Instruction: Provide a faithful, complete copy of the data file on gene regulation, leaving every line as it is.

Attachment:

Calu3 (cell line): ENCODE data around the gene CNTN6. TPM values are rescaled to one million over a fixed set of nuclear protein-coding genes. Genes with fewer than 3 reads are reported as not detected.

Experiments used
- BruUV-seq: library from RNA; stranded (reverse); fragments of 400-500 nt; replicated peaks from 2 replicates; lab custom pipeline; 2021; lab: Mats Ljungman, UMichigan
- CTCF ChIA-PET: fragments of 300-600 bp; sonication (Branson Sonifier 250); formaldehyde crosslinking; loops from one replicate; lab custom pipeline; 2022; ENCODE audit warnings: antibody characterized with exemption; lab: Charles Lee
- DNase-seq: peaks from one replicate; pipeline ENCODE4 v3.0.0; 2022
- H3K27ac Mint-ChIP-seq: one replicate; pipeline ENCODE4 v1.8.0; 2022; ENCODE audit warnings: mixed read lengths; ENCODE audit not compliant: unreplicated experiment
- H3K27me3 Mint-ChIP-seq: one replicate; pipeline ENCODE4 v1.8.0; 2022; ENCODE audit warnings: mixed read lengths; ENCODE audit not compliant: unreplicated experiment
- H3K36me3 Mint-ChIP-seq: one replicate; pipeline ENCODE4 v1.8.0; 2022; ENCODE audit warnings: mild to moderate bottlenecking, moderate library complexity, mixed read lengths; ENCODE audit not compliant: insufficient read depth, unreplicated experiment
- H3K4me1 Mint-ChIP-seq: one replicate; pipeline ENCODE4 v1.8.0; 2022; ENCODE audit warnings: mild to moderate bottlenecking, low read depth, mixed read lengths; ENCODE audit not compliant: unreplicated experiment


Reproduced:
Calu3 (cell line): ENCODE data around the gene CNTN6. TPM values are rescaled to one million over a fixed set of nuclear protein-coding genes. Genes with fewer than 3 reads are reported as not detected.

Experiments used
- BruUV-seq: library from RNA; stranded (reverse); fragments of 400-500 nt; replicated peaks from 2 replicates; lab custom pipeline; 2021; lab: Mats Ljungman, UMichigan
- CTCF ChIA-PET: fragments of 300-600 bp; sonication (Branson Sonifier 250); formaldehyde crosslinking; loops from one replicate; lab custom pipeline; 2022; ENCODE audit warnings: antibody characterized with exemption; lab: Charles Lee
- DNase-seq: peaks from one replicate; pipeline ENCODE4 v3.0.0; 2022
- H3K27ac Mint-ChIP-seq: one replicate; pipeline ENCODE4 v1.8.0; 2022; ENCODE audit warnings: mixed read lengths; ENCODE audit not compliant: unreplicated experiment
- H3K27me3 Mint-ChIP-seq: one replicate; pipeline ENCODE4 v1.8.0; 2022; ENCODE audit warnings: mixed read lengths; ENCODE audit not compliant: unreplicated experiment
- H3K36me3 Mint-ChIP-seq: one replicate; pipeline ENCODE4 v1.8.0; 2022; ENCODE audit warnings: mild to moderate bottlenecking, moderate library complexity, mixed read lengths; ENCODE audit not compliant: insufficient read depth, unreplicated experiment
- H3K4me1 Mint-ChIP-seq: one replicate; pipeline ENCODE4 v1.8.0; 2022; ENCODE audit warnings: mild to moderate bottlenecking, low read depth, mixed read lengths; ENCODE audit not compliant: unreplicated experiment